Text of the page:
In the years since I lived through caring for two parents with dementia, I have found many individuals that don’t understand why a diagnosis mattered at all.

A recent story on NPR Is It Alzheimer’s Or Another Dementia? The Right Answer Matters reinforces the need to get a diagnosis. Apparently, most people default to the belief it is Alzheimer’s, and having some insight can also help the care partners manage better.

I have had a long-standing discomfort with the share of voice Alzheimer’s has taken. First and foremost is because most people don’t even know it is the most common form of dementia. I didn’t realize it until my Mom was diagnosed with Vascular Dementia, while my Dad was diagnosed with Alzheimer’s.

What I have learned is that the primary types of dementia all come with varied behaviors, risks, possible treatments and care plans. One form of dementia comes with symptoms that present more as a personality change than symptoms of dementia. In general, changes in behavior, mood, and memory should all be discussed with your primary care physician. Knowing more can help everyone and I hope you will help learn more should you be concerned about your own health changes or those in a loved one. Encouraged.

Brush away Alzheimer’s?

I can hardly wait until they have some proven options to prevent and even cure Alzheimer’s … and maybe even all of the other forms of dementia. It’s so devastating to the individuals and their loved ones.

It was hard to witness the changes in my parent’s and it was sad to slowly lose those beloved traits and quirks their dementia’s stole away.

I do see some older adults who start to skip the health maintenance tasks they regularly followed as they age. Some make sense … like the colonoscopy. Is there an age where you might stop getting this screening?

I do know my parent’s no longer wanted to visit the dentist. I fear the day when my current dentist retires. Seeing him and everyone in his office is like visiting dear family friends. Will I some day feel the same way?

Could dental hygiene be one of the best prevention’s? If you haven’t seen the news, here is a link to a recent report on the study. Hoped.

44 Million Unpaid American Caregivers

taskoverwhelmingYup, those of us doing it are often surprised to find out our friends and colleagues are in the same situation. Most of us step in and do it quietly. We may share the critical events as they occur, but often our feeling that this is a family duty usually means we don’t share the many ways that caregiving impacts us.

I was recently interviewed about the experience and am honored to be included in the stories that appeared in the NY Post, and Moneyish.

For those of us that have lived it, we know it’s overwhelming. My wish is that more employers will start to recognize and consider programs to help those stepping in to help their loved ones. Hoped.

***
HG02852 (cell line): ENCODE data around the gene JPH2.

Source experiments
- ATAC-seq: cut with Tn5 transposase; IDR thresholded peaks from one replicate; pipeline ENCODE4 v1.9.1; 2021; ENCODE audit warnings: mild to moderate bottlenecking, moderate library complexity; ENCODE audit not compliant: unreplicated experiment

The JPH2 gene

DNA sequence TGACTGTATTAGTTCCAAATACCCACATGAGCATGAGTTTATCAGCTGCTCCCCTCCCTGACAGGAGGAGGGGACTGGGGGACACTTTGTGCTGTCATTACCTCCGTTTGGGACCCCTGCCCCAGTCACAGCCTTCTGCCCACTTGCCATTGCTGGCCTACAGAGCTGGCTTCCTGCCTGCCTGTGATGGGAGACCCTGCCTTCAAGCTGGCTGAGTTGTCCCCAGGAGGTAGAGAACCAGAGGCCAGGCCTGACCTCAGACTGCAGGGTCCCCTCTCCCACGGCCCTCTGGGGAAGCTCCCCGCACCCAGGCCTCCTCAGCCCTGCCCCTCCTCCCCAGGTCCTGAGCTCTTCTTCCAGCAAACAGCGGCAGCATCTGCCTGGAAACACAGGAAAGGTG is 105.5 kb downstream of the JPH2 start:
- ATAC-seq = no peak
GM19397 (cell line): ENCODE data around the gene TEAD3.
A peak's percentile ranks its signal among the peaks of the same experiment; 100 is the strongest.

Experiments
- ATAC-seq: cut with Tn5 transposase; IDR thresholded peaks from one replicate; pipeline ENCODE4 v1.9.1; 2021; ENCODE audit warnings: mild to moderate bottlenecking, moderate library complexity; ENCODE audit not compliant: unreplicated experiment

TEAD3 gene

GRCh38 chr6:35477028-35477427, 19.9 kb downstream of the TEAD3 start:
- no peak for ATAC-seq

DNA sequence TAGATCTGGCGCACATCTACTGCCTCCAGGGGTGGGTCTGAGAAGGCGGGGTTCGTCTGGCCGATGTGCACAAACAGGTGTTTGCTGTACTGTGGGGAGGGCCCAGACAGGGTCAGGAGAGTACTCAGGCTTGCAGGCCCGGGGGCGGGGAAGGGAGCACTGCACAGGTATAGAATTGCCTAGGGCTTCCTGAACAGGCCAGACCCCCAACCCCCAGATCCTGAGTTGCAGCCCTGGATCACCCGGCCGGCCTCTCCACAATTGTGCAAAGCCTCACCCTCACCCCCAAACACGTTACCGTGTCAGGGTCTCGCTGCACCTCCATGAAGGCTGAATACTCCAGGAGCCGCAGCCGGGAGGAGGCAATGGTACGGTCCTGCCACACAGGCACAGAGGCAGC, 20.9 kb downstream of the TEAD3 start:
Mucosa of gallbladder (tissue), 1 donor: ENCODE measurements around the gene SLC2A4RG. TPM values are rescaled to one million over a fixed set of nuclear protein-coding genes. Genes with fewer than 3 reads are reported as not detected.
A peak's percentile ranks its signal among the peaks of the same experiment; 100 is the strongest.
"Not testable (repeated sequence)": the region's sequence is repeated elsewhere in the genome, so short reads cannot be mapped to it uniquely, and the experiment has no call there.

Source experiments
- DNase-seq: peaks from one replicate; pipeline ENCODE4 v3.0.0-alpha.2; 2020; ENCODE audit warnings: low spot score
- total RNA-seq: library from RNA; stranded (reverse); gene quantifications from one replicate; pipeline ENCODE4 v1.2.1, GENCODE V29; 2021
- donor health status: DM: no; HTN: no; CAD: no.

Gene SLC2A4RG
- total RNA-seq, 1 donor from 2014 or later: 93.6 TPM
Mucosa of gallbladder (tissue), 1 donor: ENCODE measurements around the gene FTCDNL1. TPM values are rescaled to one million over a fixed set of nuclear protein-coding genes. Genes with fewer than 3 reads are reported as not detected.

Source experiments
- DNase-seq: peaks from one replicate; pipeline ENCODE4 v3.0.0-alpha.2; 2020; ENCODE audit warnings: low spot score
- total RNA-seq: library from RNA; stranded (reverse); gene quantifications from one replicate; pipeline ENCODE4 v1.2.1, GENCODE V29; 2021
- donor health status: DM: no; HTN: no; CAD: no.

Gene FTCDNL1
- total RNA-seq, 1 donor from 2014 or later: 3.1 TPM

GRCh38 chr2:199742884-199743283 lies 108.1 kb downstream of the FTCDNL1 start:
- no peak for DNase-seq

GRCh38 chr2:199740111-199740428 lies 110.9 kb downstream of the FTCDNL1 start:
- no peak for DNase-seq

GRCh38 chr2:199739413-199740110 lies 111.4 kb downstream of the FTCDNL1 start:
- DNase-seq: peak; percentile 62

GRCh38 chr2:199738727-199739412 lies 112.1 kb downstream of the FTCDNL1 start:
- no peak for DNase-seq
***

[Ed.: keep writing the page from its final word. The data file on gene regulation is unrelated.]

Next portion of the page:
Cognitive Life Expectancy and Women

dealwithitIn 2010, a 65-year-old woman could expect to live 14.1 years with good cognition, 3.9 years with mild cognitive impairment and 2.3 years with dementia — according to Eileen Crimmins, AARP chair of gerontology at the University of Southern California’s Leonard David School of Gerontology. I love data, and a recent article has many key facts that should encourage us to better plan for the rest of our lives.

The generation above us is failing. I saw it with my parents who planned well conventionally, but had no idea their bodies would outlast their brains. The stats sometimes lead us to believe it is not happening at the level of frequency I see it happening to my friends families.

We all should prepare for the worst, be it our bodies outliving our brains, or our brains outliving our bodies. Most likely, we are all going to need assistance before we take a celestial departure from this earth.

The stats on what a 65 year old woman can expect, were one of many key facts in an article by Judith Graham Research find seniors seem to enjoy longer brain health than in the past.

Other notable key facts:

  • Of Americans 65 and older, about 20 to 25 percent have mild cognitive impairment while about 10 percent have dementia, according to Kenneth Langa, an expert in the demography of aging and a professor of medicine at the University of Michigan
  • Notably, college graduates can expect to spend more than 80 percent of their lifetime after age 65 with good cognition, according to a new study from researchers at the University of Southern California and the University of Texas at Austin . For people who didn’t complete high school, that drops to less than 50 percent.
  • A new study from researchers at the Rand Corp. and the National Bureau of Economic Research finds that 10.5 percent of U.S. adults age 65 and older had dementia in 2012, compared with 12 percent in 2000.
    • The percent of people affected is declining which is great news, but the bulge in those over 65 means that more people in total will have dementia.

A few facts can go a long way. I hope these facts will help you and those you love plan well for the rest of your lives. Shared. 

DealingwithDementia Named a Top Alzheimer’s Blog for 2018

I’m honored to be named a Best Alzheimer Blog for the 3rd year in a row by Healthline.

For those of you that have been reading for a while, you know I kinda have a beef with the use of Alzheimer’s. It is confusing to the millions of families who have loved ones with one of the other forms of dementia … of which Alzheimer’s is one type. I found this diagram a few years ago because I was totally confused when I was told Dad had Alzheimer’s, but Mom had Vascular Dementia.

What is Dementia
Understanding Dementia

I plan to continue writing and hoping I can help make this journey for others a little easier. Encouraged.